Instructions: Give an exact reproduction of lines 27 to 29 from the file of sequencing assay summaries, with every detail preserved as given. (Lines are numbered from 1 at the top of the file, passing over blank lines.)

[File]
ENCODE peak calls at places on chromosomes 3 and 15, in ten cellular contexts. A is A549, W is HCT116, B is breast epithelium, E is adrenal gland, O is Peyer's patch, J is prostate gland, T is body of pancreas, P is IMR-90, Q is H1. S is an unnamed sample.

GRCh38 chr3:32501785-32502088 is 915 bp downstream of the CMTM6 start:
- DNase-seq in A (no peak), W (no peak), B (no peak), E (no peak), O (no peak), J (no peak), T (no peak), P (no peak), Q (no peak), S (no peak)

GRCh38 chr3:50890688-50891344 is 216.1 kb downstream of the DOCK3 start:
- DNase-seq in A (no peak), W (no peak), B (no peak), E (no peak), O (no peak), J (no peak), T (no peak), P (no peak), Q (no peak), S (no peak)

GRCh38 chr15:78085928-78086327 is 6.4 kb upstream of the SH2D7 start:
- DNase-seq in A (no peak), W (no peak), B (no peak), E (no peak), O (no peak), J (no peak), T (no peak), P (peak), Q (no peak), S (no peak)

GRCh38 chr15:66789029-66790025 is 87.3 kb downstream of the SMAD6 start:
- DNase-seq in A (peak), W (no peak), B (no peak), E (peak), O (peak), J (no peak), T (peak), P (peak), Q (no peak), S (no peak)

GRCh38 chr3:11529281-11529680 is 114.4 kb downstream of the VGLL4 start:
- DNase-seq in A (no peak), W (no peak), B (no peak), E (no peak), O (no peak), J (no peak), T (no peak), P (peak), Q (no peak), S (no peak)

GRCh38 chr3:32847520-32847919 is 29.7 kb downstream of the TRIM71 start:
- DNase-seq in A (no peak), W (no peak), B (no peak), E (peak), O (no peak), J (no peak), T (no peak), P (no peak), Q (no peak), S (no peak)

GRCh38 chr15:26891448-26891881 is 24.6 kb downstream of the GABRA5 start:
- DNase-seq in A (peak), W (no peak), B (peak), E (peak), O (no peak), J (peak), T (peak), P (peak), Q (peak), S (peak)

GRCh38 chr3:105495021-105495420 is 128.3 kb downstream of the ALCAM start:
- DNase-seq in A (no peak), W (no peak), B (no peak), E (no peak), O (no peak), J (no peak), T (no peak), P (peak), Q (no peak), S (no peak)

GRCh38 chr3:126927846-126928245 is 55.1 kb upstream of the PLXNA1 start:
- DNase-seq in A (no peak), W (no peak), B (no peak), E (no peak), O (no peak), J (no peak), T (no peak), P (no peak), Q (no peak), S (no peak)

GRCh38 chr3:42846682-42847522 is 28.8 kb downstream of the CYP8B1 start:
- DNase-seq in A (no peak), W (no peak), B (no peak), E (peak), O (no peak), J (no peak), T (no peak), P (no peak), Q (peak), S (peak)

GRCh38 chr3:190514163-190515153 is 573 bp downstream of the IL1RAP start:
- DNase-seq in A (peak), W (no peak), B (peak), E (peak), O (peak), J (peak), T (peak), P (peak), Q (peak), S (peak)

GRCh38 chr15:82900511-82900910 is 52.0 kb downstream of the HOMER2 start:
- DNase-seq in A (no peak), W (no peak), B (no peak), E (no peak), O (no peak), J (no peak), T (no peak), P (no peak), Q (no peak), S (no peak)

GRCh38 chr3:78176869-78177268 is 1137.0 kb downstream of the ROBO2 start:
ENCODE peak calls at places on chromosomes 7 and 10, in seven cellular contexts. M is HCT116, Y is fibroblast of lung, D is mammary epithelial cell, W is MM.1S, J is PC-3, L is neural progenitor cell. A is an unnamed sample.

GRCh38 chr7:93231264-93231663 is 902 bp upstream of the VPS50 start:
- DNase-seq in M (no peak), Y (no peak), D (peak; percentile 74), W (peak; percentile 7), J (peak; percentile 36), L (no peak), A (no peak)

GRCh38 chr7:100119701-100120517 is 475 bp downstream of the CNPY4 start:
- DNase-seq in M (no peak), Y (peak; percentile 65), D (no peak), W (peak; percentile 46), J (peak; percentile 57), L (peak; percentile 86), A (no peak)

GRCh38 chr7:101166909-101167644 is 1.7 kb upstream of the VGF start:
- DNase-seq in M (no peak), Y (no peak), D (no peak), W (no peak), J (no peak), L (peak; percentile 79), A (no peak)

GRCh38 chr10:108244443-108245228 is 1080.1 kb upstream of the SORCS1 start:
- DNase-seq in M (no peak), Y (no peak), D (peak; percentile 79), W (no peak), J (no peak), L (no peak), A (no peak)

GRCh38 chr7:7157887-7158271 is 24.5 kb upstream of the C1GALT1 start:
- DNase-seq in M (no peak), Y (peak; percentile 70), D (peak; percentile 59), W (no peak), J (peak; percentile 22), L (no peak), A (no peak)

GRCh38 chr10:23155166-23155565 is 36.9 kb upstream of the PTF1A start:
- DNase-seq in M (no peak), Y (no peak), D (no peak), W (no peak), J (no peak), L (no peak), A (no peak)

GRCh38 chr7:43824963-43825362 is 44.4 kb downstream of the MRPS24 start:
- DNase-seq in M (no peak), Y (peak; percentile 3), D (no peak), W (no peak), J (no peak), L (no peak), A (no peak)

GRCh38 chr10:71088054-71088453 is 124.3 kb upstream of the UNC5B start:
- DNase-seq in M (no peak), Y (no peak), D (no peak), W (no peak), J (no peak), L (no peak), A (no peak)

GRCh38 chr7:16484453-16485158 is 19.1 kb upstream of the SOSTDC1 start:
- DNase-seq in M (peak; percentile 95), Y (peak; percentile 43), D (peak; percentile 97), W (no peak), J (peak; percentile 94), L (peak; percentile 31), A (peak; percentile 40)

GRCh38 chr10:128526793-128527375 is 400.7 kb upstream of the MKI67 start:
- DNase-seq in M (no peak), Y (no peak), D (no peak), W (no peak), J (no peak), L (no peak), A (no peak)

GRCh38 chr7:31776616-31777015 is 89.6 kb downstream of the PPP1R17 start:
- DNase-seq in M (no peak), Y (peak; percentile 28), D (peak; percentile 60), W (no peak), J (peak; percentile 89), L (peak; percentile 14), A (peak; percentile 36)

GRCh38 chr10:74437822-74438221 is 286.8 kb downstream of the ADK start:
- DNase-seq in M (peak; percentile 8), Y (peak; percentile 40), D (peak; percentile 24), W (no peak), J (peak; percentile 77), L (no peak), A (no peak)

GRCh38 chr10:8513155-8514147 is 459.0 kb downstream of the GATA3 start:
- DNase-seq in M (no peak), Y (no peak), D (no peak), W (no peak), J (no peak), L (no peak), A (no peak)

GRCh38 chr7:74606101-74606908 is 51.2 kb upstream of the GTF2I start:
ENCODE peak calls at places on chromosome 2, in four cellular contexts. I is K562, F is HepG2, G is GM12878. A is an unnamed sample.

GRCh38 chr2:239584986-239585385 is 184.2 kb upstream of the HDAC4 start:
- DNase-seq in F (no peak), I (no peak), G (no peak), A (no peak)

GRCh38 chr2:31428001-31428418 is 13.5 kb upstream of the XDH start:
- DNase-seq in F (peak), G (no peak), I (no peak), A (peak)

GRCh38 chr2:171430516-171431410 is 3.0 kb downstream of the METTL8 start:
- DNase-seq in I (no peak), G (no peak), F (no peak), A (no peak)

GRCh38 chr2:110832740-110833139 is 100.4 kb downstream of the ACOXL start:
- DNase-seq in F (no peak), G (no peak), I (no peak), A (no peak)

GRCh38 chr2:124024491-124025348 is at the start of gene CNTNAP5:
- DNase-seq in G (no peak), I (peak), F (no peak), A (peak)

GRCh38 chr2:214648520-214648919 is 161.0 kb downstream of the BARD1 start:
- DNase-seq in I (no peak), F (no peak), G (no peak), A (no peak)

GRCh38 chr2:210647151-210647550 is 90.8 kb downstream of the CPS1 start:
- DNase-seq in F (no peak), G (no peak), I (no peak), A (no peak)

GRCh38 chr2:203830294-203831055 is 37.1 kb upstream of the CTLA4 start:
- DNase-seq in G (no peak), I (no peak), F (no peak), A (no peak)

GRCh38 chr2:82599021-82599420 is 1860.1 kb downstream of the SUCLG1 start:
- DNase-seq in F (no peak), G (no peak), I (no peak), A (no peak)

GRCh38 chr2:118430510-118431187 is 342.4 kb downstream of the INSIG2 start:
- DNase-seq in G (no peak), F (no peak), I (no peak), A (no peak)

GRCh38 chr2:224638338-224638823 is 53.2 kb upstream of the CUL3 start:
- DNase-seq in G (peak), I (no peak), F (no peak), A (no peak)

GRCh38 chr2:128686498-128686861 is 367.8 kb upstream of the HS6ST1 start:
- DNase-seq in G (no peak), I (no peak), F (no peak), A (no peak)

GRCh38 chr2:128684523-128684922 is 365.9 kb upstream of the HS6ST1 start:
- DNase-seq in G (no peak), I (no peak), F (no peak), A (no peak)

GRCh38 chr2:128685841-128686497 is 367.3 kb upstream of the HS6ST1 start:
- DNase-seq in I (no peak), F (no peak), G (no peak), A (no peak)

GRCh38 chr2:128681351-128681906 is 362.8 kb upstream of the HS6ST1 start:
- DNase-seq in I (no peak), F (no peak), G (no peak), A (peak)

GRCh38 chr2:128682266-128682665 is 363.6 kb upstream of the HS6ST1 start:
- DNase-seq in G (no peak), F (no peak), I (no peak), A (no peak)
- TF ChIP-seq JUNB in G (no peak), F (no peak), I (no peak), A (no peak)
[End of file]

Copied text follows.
ENCODE peak calls at places on chromosomes 7 and 10, in seven cellular contexts. M is HCT116, Y is fibroblast of lung, D is mammary epithelial cell, W is MM.1S, J is PC-3, L is neural progenitor cell. A is an unnamed sample.

GRCh38 chr7:93231264-93231663 is 902 bp upstream of the VPS50 start:
- DNase-seq in M (no peak), Y (no peak), D (peak; percentile 74), W (peak; percentile 7), J (peak; percentile 36), L (no peak), A (no peak)